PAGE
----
By Sophie Petit-Zeman,
What does medical research mean to you? Scientists in lab coats wielding test tubes, a whirring scanner, or perhaps the chance to join a clinical trial assessing whether a new drug is effective?
You might reasonably reply “all of the above”, and feel you lack the knowledge or expertise to go much further. You don’t know what’s in those test tubes, or quite how their contents might help fight cancer – that’s the researchers’ job. You hope the scanner might successfully probe the workings of the brain and illuminate new ways to tackle diseases such as Parkinson’s or Alzheimer’s, but it’s up to the experts to piece together the images that the mysterious machine produces.
At the National Institute for HealthResearch (NIHR) Oxford Biomedical Research Centre – a partnership between Oxford University Hospitals NHS Trust and the University of Oxford that is investing £100m in research – we are challenging the idea that patients and the public lack the expertise to become active partners in medical research.
Isn’t there an argument for saying that if researchers alone make decisions about what research to do and how to do it, they might miss something? Whereas if you involve patients or carers – those who know the everyday reality of a given condition – you will create projects that are more relevant to them and deliver the benefits they desperately want?
“Patient and public involvement” (PPI) is complex, and not all are convinced that it’s a good idea. As one researcher challenged, patients lack “useful opinions about the directions research should take,” while some patients simply want the “experts” to tackle research.
However, good PPI recognises the skills of researchers (many of whom are also clinicians treating patients on a daily basis) while promoting equal partnerships with those whose experience is integral to research.
The relatively new science of PPI received further impetus from the Health and Social Care Act 2012 which embedded research in the NHS and gave a greater voice to patients. Its consultation “Liberating the NHS: no decision about me, without me”, is as relevant to research as it is to care.
At the NIHROxford Biomedical Research Centre we are making this a reality through a broad range of projects. We have launched two James Lind Alliance priority setting partnerships, bringing together patients and carers with doctors and other health professionals to identify the key questions research teams should tackle. These currently focus on hip and knee replacement and spinal cord injury, but are soon set to cover other conditions.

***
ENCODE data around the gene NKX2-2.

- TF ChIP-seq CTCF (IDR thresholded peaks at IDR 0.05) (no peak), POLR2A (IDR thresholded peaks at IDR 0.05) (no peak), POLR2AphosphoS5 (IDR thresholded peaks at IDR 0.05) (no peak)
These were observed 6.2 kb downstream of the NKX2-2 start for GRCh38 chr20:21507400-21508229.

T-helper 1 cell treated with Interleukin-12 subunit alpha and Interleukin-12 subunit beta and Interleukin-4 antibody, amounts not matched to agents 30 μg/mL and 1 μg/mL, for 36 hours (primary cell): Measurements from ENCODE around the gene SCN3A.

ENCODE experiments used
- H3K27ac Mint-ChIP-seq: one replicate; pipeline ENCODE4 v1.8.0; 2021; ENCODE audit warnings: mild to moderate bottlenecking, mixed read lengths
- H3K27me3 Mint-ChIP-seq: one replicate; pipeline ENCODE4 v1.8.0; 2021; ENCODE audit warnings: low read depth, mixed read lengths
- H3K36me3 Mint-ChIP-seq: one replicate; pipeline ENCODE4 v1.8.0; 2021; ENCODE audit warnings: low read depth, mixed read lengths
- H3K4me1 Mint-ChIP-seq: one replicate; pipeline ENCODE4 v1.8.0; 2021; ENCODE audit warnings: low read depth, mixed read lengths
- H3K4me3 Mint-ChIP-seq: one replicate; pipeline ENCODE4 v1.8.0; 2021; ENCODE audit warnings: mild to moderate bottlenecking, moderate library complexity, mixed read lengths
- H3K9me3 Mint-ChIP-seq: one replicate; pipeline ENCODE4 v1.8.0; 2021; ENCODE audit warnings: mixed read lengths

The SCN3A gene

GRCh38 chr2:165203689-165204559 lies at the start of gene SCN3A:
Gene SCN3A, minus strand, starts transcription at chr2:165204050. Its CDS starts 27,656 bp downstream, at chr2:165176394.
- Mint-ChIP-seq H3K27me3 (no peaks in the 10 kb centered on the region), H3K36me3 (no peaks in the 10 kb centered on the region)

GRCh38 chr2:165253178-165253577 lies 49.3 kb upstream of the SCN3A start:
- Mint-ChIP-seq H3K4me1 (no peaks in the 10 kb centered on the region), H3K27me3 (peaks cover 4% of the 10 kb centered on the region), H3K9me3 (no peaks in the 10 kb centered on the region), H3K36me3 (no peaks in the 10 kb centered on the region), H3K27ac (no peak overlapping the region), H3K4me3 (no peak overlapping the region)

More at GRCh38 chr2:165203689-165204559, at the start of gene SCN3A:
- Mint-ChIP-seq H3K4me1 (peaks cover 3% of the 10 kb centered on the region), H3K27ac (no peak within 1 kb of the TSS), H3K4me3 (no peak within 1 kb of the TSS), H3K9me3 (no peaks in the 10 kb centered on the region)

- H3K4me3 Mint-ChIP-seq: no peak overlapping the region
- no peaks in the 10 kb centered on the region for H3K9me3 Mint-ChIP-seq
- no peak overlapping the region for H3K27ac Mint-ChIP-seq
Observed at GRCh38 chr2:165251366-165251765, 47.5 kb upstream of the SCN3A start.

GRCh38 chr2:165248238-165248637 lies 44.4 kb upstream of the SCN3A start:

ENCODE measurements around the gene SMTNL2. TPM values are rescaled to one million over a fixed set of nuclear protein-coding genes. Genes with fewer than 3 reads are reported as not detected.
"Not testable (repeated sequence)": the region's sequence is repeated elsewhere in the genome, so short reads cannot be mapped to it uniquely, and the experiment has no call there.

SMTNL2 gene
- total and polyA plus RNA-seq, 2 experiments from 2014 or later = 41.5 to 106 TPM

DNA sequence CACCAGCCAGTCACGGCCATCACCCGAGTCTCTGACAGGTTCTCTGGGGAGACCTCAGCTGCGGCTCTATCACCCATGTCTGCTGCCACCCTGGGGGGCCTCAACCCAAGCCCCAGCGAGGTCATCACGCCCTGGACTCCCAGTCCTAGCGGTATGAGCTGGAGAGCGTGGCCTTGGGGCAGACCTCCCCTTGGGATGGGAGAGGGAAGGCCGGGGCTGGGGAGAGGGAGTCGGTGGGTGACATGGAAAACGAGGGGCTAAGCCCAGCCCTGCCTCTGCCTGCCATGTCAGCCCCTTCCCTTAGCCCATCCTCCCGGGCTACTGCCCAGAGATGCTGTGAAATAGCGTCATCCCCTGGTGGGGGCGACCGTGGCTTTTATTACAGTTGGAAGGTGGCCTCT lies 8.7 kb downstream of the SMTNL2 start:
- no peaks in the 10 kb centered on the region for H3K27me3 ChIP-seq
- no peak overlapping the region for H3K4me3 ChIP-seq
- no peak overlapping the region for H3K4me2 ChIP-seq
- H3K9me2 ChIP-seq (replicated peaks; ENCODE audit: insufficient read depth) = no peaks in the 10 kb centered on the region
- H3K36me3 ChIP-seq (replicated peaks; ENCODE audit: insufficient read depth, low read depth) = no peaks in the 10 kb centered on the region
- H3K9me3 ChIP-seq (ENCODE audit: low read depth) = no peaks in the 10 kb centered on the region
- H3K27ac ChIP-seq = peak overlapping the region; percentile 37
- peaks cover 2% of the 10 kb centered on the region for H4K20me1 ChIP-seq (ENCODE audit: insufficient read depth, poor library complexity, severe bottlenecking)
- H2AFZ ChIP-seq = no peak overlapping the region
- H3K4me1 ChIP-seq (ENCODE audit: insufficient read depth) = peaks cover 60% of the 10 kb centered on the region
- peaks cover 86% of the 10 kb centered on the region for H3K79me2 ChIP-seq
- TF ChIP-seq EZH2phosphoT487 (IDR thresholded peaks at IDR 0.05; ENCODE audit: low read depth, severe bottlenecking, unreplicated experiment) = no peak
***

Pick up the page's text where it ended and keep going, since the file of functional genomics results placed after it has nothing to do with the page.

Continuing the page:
Our PPI programme will be guided by the Patients Active In Research Group, comprising researchers, medical staff and patients, for which we are currently seeking new members and a lay co-chair.
We are also working with partners across the region to create a new website – provisionally called “Patients in Research in the Thames Valley” – where opportunities for involvement will be promoted. Creating this site is the perfect opportunity to gather information on what is already happening locally, where, for example patients are sitting on research committees, reviewing plans for clinical trials and helping to write leaflets explaining studies to potential participants.
We are supporting work to ensure we access views from a broad range of patients, exploring the ethical issues that surround it, and are soon to appoint a research fellow to evaluate the impact of PPI on research for patient benefit.
At its best, PPI is challenging. It raises questions, involves people with different perspectives and sometimes conflicting opinions. And at its best, PPI creates partnerships that maximise the potential for research to be built on all available expertise, including that of patients and the public.
Sophie Petit-Zeman is director of patient involvement in research at The NIHR Oxford Biomedical Research Centre. She will be giving a public talk on PPI at the Nuffield Orthopaedic Centre, November 21,, 6.30pm. For more details on PPI opportunities email email@example.com